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Rice University and University of Tokyo enter MoU for academic exchange

Rice University

Rice University and the University of Tokyo have signed a memorandum of understanding (MoU) to begin an ongoing academic exchange.

Rice President David Leebron and Tokyo Executive Vice President Yoichiro Matsumoto finalized the agreement April 1 at Rice. The universities plan to exchange undergraduate and graduate students, as well as research initiatives, for at least the next five years.

“We’re very pleased to have an opportunity to build a deep and wide collaboration with one of the premier universities in the world, the University of Tokyo,” Leebron said. “We have a long relationship with the university, and I’m very happy to see Rice take another step in deepening this relationship. Expanding Rice’s international outreach remains an ongoing priority for our university.”

“For many years we have been hoping for an MOU with Rice University,” Matsumoto said, noting connections that include carbon nanotube research by Professor Shigeo Maruyama of Tokyo’s Department of Mechanical Engineering with Rice Nobel Laureate Richard Smalley since the early 1990s.

Maruyama was a visiting fellow in Smalley’s Rice lab from 1989 to 1991 and was present for the signing. He continues to collaborate with Junichiro Kono, a professor of electrical and computer engineering, of physics and astronomy and of materials science and nanoengineering at Rice on the NanoJapan program that sends U.S. freshman and sophomore undergraduates to work in Japanese nanoscale science research labs every summer. The University of Tokyo has been one of the host universities for NanoJapan since the program’s inception in 2006.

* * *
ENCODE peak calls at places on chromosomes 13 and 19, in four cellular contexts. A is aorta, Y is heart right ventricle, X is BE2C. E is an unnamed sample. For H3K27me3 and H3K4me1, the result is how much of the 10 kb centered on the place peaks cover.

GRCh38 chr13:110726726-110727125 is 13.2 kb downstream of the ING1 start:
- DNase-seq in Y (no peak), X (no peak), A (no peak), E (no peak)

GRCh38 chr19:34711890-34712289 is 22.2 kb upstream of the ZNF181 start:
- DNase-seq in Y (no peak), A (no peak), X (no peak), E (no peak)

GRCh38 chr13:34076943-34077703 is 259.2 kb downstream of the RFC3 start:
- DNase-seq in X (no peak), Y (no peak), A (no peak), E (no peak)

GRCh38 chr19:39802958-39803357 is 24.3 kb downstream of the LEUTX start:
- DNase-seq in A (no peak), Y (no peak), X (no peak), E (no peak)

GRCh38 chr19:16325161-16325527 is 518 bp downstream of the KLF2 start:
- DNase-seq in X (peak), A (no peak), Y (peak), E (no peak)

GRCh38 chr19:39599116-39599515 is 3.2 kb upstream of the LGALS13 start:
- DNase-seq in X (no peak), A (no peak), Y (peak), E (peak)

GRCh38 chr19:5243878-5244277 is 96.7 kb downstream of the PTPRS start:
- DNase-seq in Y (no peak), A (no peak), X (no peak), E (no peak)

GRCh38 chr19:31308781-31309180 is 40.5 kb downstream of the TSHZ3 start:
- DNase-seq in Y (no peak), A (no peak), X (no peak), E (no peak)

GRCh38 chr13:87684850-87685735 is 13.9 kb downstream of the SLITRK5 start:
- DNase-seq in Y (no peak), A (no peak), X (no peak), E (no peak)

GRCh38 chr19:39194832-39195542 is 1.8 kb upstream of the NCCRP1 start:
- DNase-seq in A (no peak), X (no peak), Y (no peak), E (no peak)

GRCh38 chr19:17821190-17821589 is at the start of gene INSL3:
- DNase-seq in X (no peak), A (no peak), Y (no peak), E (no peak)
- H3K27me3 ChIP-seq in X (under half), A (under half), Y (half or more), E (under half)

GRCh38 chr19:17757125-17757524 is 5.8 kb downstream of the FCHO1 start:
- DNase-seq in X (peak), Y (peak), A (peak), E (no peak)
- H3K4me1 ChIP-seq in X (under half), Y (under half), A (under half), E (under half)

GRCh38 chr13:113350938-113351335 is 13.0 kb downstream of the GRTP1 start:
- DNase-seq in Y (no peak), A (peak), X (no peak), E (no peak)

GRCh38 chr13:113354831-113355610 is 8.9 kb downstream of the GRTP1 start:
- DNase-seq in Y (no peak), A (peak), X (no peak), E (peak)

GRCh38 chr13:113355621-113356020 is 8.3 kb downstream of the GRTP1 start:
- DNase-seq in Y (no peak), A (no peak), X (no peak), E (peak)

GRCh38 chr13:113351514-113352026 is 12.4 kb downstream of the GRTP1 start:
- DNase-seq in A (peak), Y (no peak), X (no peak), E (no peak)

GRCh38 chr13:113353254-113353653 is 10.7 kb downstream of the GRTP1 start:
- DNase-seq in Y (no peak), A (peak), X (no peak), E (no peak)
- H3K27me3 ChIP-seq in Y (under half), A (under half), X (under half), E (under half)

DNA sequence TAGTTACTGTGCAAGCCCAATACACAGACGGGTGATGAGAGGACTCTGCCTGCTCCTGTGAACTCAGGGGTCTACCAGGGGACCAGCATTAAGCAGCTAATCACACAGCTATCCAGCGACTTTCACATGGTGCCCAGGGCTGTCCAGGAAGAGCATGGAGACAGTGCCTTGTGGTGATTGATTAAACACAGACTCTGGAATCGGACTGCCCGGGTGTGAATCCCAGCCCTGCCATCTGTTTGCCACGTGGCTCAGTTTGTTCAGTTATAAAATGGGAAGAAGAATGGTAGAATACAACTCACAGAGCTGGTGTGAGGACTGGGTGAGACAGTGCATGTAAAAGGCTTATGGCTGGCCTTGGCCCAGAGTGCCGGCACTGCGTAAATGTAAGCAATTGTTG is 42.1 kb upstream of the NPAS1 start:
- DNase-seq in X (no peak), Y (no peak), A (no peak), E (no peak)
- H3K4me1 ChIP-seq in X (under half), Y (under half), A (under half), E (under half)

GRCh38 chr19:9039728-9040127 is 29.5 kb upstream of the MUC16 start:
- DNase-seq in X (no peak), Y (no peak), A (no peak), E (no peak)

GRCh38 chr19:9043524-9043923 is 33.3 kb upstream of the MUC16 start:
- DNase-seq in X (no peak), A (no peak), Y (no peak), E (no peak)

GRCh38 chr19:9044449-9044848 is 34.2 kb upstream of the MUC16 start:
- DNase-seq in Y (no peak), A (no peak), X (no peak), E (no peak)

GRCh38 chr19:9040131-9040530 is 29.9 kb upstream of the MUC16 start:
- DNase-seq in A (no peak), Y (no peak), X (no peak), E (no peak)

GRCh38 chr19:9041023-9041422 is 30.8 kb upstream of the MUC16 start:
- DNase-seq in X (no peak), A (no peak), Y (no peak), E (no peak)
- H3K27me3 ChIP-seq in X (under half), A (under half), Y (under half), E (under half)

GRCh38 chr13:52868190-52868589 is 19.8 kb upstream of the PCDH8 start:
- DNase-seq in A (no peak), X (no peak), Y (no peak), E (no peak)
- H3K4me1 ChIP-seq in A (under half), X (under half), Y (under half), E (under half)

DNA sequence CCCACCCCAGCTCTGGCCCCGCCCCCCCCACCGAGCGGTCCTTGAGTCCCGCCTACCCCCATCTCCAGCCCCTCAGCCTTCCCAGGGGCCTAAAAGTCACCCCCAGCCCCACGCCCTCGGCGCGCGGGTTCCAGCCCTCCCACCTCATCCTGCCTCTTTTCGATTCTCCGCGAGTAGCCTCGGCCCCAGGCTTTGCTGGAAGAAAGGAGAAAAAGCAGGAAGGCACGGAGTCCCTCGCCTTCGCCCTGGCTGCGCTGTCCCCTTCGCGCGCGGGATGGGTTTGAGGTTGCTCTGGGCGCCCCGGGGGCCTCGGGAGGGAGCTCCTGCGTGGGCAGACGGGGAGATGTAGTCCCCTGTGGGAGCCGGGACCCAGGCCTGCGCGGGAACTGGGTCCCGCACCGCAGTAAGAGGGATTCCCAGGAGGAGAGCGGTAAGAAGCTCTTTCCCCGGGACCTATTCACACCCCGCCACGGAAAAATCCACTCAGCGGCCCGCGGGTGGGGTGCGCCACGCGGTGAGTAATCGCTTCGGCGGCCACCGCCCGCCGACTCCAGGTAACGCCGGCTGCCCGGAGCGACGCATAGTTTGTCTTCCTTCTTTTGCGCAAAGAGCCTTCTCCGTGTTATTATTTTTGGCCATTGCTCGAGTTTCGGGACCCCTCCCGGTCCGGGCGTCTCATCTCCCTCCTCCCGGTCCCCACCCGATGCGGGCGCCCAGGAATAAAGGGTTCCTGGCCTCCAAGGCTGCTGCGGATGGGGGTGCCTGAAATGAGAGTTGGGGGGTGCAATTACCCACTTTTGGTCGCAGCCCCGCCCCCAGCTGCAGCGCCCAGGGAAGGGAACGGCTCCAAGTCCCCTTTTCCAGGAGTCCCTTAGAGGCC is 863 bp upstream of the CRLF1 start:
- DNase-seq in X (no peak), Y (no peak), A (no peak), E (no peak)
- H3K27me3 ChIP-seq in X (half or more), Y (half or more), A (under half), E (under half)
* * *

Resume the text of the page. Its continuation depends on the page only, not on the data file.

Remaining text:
Matsumoto, a mechanical engineer, and Tayfun Tezduyar, the James F. Barbour Professor of Mechanical Engineering at Rice and a fellow of School of Engineering at Tokyo, met at a Tokyo symposium in 1997. The two started the institutional discussions on an exchange agreement soon after Tezduyar arrived at Rice in December 1998. They have since enjoyed a working collaboration on computational fluid mechanics and fluid-structure interaction.

Matsumoto expects as many as 10 graduate and undergraduate students will be exchanged in the first years of the program, with the further possible exchange of faculty and administrative staff and researchers, collaborative research, joint lectures and symposia and an exchange of academic information and materials.

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